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Combination of chef Stephen Barber, organic Farmstead, makes for excellent cooking

  • Chicken under a brick at Farmstead Restaurant, St. Helena, August 24, 2011

People who have been following Stephen Barber's career in Napa Valley restaurants in recent years should be thrilled to know this talented chef is now at Farmstead, Long Meadow Ranch's restaurant for country-style cooking in St. Helena.

In 2007, he opened BarbersQ in Napa, a down-home barbecue pit restaurant that had barbecue lovers infatuated with the smoky goodness of his Memphis-style brisket, ribs and chicken. A few years later, when Bradley Ogden's group opened Fish Story in Napa, they lured him to cook there, and while his food at Fish Story was amazing — he learned his fish cookery in Miami with famous chef Norman Van Aken — his true calling was with meats, barbecue smokers and high-quality local, organic ingredients.

So it stands to reason that Long Meadow Ranch, a diversified organic farm run by Ted and Laddie Hall and their son Chris, would be a good match for Barber. We hear a lot these days about the environmental and health benefits of local, seasonal, organic food but seldom encounter it in its purest form. But you can follow almost everything on Farmstead's menu up into the Mayacamas Mountains and Long Meadow Ranch, where olive oil, wine, fruits and vegetables are grown, and grass-fed beef and hens' eggs are raised. The ranch's motto is "Excellence through Responsible Farming," and with Barber at the helm in the kitchen, that could be amended to read, "Responsible Farming and Good Cooking."

At the end of a satisfying round of various plates, everyone at our table agreed that the most outstanding dish of the night was not from the ranch. It was Salmon Rillettes ($14 ****), lightly cooked and seasoned salmon mashed and put into a cup. A topping of lemon verbena cream gave the fish a bright succulence and clean, refreshing flavor. It came with house-made pickles of frenched romano beans.

Hard on the heels of the rillettes was a near-perfect Cheeseburger ($15 ***?). This half-pound, juicy patty of memory-jogging ground beef (Ahhh, this is the way beef used to taste!) comes from a ranch-raised, grass-fed steer. What's the advantage of grass-fed beef? Lower saturated fat, higher amounts of healthy omega-3 fat, potent anti-oxidants and more. The meat sits on a potato bun with spicy ketchup, mustard, mayo, and pickles - all house-made - on the bottom bun and melted California cheddar cheese plus julienned, olive-oiled arugula on top. It's a burger that's easy to pick up and hard to put down. The plate comes with chunky home fries, too.

If the burger is good for you, the Kale Salad ($11 **?) is even better. Kale is the most nutritious vegetable there is. The fact that it's not particularly palatable and can be hard to chew should not dissuade you from eating it. This salad is made of lacinato kale, also called dinosaur kale, more tender than curly-leaved kale but just as nutritious. Its flavor is enhanced with a spicy pequin pepper and lemon juice dressing. A thin leaf of frico — griddled grana padano cheese that puddles and bubbles into a lacy wafer — also helps.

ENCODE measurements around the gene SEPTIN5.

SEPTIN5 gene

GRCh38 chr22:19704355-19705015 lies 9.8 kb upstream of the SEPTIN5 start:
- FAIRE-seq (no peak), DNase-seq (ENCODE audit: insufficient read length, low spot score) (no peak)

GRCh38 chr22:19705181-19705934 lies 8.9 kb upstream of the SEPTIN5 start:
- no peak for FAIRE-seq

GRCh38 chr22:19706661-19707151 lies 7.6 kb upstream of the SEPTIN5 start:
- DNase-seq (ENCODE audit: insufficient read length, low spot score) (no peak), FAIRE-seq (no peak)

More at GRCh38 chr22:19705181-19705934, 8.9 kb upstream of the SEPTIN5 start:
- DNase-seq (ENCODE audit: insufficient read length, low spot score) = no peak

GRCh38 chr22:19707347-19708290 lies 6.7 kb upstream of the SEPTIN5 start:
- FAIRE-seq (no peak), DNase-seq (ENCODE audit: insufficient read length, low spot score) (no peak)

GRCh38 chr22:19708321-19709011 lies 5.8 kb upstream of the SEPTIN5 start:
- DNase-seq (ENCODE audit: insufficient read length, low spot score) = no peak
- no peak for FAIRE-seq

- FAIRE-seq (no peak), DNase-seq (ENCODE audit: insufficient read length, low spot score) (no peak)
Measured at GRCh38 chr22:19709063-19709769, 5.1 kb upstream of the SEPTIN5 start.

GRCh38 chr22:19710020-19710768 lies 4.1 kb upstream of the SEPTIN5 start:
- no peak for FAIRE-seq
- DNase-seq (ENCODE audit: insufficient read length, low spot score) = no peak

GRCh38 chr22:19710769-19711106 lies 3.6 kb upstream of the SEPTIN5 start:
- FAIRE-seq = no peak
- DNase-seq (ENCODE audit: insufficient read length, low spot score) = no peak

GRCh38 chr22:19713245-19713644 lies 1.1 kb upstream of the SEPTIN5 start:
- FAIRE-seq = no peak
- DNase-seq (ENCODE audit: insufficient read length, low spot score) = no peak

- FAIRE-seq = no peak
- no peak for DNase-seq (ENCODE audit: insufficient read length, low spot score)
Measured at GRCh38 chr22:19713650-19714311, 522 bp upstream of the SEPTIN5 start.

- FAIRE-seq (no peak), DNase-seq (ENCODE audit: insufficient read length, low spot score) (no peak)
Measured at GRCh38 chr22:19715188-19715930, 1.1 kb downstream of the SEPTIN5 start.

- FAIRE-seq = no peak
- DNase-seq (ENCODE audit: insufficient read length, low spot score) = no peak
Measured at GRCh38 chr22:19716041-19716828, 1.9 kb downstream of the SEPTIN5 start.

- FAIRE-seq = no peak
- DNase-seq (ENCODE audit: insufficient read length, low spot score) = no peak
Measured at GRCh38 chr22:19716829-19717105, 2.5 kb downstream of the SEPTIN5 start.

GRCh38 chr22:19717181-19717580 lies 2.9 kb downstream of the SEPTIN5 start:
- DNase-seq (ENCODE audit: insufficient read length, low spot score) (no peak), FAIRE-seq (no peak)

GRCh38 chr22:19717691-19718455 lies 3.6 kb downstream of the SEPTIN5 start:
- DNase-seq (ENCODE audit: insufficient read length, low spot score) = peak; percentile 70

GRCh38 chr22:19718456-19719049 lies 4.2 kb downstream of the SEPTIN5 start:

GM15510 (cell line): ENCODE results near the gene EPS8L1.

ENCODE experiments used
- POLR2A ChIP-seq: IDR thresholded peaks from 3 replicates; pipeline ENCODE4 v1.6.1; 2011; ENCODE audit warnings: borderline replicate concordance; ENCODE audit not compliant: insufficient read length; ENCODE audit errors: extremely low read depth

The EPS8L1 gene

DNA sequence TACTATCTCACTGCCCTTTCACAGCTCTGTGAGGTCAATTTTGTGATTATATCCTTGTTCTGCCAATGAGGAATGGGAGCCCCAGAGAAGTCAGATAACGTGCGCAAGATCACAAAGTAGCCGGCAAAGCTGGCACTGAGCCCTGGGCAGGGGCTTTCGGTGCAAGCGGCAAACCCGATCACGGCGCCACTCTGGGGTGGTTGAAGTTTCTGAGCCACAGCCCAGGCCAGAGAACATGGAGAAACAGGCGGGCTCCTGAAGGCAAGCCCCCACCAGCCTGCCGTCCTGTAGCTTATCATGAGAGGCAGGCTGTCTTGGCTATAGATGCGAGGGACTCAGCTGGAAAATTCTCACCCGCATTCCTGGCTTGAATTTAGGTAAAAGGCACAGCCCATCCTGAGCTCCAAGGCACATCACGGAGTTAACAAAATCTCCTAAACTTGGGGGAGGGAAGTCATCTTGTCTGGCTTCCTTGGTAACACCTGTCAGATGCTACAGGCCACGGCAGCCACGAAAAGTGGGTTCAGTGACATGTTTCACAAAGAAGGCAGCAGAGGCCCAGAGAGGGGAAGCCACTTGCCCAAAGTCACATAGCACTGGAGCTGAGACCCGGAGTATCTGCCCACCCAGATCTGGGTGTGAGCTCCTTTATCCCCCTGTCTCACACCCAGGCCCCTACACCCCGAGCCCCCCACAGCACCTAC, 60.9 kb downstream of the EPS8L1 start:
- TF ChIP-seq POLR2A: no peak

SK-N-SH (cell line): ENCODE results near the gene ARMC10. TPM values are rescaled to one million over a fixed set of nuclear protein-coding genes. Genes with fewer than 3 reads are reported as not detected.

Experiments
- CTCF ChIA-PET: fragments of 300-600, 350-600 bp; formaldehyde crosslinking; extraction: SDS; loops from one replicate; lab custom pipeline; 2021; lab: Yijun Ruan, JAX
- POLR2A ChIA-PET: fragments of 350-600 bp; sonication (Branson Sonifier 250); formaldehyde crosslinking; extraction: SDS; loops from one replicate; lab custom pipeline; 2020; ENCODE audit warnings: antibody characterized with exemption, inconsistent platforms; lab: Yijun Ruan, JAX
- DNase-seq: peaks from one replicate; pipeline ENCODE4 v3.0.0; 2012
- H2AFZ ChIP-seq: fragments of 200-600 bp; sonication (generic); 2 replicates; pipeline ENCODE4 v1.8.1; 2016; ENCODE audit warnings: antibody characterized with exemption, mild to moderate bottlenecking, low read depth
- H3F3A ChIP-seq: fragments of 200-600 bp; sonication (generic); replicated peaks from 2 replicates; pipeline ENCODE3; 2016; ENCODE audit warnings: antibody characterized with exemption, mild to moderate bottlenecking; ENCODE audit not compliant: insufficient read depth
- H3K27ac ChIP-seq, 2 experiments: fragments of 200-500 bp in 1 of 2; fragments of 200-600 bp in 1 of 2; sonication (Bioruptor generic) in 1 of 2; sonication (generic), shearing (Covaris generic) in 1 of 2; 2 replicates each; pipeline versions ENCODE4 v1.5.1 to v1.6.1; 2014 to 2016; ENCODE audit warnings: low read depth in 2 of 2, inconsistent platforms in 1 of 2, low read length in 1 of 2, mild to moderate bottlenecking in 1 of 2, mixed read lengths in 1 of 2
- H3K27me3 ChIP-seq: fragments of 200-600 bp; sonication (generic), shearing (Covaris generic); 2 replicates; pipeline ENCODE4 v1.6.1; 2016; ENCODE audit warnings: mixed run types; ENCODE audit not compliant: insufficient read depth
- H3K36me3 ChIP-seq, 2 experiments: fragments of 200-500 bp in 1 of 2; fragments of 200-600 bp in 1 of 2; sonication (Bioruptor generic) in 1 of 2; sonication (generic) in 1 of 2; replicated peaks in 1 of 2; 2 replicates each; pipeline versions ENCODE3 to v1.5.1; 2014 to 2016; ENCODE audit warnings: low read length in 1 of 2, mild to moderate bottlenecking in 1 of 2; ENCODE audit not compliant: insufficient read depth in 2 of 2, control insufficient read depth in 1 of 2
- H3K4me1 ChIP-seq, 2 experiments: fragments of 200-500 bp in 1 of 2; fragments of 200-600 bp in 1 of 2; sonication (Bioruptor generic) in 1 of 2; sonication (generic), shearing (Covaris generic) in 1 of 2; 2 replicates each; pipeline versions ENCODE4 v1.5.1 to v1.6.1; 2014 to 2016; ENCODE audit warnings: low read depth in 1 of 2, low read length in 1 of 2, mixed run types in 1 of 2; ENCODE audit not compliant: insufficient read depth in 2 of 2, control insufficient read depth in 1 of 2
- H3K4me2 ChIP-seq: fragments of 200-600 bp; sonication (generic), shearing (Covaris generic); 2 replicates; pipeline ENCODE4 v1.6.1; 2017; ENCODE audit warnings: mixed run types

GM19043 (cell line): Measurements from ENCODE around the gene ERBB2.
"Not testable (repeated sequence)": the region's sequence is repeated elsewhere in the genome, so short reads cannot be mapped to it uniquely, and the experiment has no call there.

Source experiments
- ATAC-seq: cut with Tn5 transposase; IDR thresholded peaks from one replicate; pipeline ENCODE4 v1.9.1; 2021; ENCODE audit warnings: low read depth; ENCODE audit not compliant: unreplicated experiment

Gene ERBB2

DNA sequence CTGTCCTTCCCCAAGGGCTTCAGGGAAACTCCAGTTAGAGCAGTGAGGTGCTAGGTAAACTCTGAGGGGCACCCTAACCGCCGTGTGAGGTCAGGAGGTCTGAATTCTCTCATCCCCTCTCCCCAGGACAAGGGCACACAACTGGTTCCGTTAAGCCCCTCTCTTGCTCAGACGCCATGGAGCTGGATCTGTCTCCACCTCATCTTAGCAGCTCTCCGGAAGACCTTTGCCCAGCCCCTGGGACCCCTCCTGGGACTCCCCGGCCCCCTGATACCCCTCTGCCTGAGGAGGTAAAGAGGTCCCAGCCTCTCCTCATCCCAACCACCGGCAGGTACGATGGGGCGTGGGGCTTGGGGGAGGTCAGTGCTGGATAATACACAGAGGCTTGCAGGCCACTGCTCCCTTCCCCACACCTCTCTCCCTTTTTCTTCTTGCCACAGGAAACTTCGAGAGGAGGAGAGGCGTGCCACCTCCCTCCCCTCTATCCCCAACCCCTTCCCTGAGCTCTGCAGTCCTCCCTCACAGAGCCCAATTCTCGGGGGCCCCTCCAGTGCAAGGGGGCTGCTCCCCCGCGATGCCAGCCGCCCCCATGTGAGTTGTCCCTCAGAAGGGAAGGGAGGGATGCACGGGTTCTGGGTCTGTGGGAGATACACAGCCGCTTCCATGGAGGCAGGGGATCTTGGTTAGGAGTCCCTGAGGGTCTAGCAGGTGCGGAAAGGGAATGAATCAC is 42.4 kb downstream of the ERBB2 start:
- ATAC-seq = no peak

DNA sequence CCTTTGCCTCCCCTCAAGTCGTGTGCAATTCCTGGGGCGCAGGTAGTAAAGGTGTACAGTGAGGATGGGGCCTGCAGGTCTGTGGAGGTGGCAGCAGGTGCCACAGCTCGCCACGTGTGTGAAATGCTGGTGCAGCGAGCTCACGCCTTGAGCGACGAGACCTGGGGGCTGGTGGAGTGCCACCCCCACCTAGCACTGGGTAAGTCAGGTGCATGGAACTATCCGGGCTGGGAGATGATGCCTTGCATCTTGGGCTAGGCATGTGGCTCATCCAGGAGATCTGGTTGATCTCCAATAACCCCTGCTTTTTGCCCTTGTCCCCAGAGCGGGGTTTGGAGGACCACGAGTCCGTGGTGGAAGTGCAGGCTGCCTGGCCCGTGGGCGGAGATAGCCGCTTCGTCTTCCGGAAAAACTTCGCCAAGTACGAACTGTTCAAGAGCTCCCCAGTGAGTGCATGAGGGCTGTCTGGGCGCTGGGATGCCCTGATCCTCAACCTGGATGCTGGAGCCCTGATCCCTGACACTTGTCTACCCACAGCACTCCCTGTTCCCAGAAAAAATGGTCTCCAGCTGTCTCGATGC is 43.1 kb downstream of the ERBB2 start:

Berkshire pigs, England's oldest heritage breed now also raised in America and Japan, are known for the juiciness, flavor and tenderness of their pork. But the perfectly-cooked, wood-grilled Berkshire Pork Chop ($26 **) served at Farmstead was a tough piece of inch-thick meat. It tasted good, was a healthy-looking reddish pink in color, but it was a grinding slog to eat. Slicing thin slivers off the meat helped, but this wasn't a chop to sink your teeth into. Also on the plate: braised greens, a light and delicious Nantes carrot puree, and salsa verde. My recommendation: Find a new source for your Berkshire pork.

On the other hand, Chicken under a Brick ($24 ***?) was the best commercial version of this dish I've had since I first encountered it in Italy in 1984. It was cooked under enough pressure to flatten the meat, cooked quickly and infused with the smoky issue of the red-hot griddle onto which it's pressed. It came with braised spinach, cannellini white Tuscan beans and pistou (think pesto, only with a French accent).

For dessert, Scharffenberger Chocolate Cream Pie ($8 ***) was a true-to-form retro piece of pie topped with whipped cream, chocolaty but not too sweet, with a cinnamon graham cracker crust. Buttermilk Panna Cotta ($8 **) was confined to a tubular ceramic cylinder so you couldn't see it shimmy on the plate. It was so stiff, however, that it wouldn't have shimmied if you'd played the Charleston for it. The Meyer lemon shreds and raspberry gelee that topped it at least gave it some good fruity flavor.

Farmstead is housed in a big, barn-like building with a high ceiling, decorated with the tools of a family farm from long ago. A beautiful white Victorian house is on the property, located just south of the town center of St. Helena. There's a barbecue oven and smoker outside, along with an outside fireplace and a long bar and tables. If the weather is inclement, there's a big bar inside, too.


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